By Pastor Paula Burchill
Last week, the Ladies Night Out group at SLC watched the documentary Won’t You Be My Neighbor? Which is about Mr. Rogers. It was a lovely movie about a man who loved and advocated for children his whole life-taking them seriously and really talking to them when most people talked down to them or believed children were to be seen and not heard. I grew up watching Mr. Rogers and watching the documentary reminded me of how slow and deliberate and very sweet and caring he truly was.
When I got home that night, my son asked where I was and after I told him he said, “I heard he only talked to kids if he was down at their level.” Yes! That was exactly Mr. Rogers, and leave it to a kid to point that out to me. I was so glad my son said that because while I picked up on how he always talked to kids, the fact that he really did crouch down to look each child in the eye hadn’t really registered. But it was so true.
We are getting close to the end of the church year, which means Advent will soon be upon us. Advent is the four Sundays leading up to Christmas, and the time we prepare for the coming of Jesus. The word for Jesus’ coming at Christmas is incarnation. Which to put in Mr. Rogers speak, is God getting down to our level.
It isn’t that we believe God didn’t care about humans. It’s just that God tried reaching us through kings and prophets, through burning bushes and a voice on a mountain. But none of those ways really got us to listen. We kept going our own way. Finding our own gods. So God decided God would need to come himself. As one of us. So he became a baby, born in a barn, laid in a cradle of hay.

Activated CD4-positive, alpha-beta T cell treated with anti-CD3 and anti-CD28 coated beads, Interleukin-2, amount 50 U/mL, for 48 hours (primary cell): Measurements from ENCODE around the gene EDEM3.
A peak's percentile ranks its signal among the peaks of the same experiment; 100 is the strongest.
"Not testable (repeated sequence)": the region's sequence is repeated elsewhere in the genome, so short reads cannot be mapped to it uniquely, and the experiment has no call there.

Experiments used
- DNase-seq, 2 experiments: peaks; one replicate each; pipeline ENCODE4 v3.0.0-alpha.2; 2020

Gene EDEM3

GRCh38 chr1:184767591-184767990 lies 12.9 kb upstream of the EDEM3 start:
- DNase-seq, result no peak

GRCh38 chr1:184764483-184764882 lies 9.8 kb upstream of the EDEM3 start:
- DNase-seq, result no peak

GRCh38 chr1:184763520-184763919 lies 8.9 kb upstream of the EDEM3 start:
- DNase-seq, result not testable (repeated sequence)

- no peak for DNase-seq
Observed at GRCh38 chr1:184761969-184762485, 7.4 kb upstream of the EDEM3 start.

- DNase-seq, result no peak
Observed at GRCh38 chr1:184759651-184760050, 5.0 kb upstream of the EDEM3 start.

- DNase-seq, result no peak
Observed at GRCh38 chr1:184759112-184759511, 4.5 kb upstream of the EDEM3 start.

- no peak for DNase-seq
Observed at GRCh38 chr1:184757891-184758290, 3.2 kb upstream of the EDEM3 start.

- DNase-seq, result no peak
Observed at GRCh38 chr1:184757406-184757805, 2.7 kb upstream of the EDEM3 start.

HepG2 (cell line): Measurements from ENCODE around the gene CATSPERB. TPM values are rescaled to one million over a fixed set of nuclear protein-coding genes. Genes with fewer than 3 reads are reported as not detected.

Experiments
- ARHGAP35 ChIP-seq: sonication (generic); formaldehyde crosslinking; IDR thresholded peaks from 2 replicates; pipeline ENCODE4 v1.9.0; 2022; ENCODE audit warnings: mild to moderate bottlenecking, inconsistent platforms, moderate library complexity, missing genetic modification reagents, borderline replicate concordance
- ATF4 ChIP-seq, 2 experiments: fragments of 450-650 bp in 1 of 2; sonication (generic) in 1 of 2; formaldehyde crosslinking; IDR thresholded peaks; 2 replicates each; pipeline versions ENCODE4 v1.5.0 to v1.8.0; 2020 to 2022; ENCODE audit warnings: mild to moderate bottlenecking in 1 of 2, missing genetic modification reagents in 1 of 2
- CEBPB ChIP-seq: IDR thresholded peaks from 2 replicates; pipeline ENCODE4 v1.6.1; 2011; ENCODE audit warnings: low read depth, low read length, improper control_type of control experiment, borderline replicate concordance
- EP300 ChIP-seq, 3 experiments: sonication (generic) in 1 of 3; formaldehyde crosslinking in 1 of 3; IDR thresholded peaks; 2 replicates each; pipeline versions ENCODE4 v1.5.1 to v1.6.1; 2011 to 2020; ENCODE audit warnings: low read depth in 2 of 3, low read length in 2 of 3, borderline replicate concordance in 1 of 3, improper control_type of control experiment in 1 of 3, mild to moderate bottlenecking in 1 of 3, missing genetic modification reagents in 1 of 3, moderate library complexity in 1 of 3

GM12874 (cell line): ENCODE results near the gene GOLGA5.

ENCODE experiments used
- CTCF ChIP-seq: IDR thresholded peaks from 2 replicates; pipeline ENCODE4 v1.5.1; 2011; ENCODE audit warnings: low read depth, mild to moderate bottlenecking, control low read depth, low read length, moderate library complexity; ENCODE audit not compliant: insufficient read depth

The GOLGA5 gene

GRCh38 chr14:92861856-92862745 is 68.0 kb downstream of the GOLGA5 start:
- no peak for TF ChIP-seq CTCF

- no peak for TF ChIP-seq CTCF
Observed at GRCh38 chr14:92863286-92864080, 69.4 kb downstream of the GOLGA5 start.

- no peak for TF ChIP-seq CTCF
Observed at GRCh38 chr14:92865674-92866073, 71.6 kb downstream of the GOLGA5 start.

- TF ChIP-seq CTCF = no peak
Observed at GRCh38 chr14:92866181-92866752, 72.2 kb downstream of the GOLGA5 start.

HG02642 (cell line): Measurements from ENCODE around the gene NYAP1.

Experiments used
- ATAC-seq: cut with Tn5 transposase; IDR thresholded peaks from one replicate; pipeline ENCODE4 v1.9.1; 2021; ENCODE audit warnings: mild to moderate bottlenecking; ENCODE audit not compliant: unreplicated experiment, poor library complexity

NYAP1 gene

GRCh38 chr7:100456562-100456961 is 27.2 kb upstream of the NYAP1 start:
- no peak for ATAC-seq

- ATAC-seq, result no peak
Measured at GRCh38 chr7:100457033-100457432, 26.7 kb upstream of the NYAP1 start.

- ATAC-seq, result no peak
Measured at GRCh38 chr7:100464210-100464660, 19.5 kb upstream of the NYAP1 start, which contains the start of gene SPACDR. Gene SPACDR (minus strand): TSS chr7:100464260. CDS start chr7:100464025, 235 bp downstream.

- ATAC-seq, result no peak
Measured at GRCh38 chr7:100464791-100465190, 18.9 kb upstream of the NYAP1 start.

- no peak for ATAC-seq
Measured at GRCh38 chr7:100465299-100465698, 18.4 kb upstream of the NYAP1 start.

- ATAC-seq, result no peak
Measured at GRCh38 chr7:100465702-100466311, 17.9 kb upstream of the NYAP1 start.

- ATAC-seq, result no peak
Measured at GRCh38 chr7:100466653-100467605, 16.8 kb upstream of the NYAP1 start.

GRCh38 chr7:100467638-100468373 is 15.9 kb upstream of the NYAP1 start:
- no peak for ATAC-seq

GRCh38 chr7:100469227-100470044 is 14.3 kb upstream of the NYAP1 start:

In the book of Hebrews, chapter 4 we are told that we don’t have a God who is off somewhere in heaven, but rather we have a God who totally understands our weakness because he became weak like us. He got down to our level so that we would know God is there for us no matter what and we can talk to God and receive mercy and find grace to help in time of need [Hebrews 4:16]
Watching that documentary was pretty amazing, especially when it was contrasted with other kids programming of the day. Other shows were silly or violent, but Mr. Rogers tirelessly advocated for talking to kids about real life. He was not afraid to bring up divorce, assassination, death, disease, racism, disabilities. He knew that kids were thinking about them anyway and what kids need is for the adults in their lives to reassure them that they are safe and that they are not alone.
In the incarnation, Jesus came to make us safe and to remind us that we are never alone. One of the names for Jesus is Emmanuel, which means “God with us.” This is a hard world and there are new and harder things to worry about every day. But what a joy that we have a God who is right here at our level. Ready to listen. Ready to respond. Ready to be there for us through each other as we make our way. Mr. Rogers never pretended the world wasn’t a scary place and neither does God. But no matter what, we don’t go through life alone. That was the message of Pastor Rogers and that is the gift of our faith.
Incarnation—God at my level and God at yours!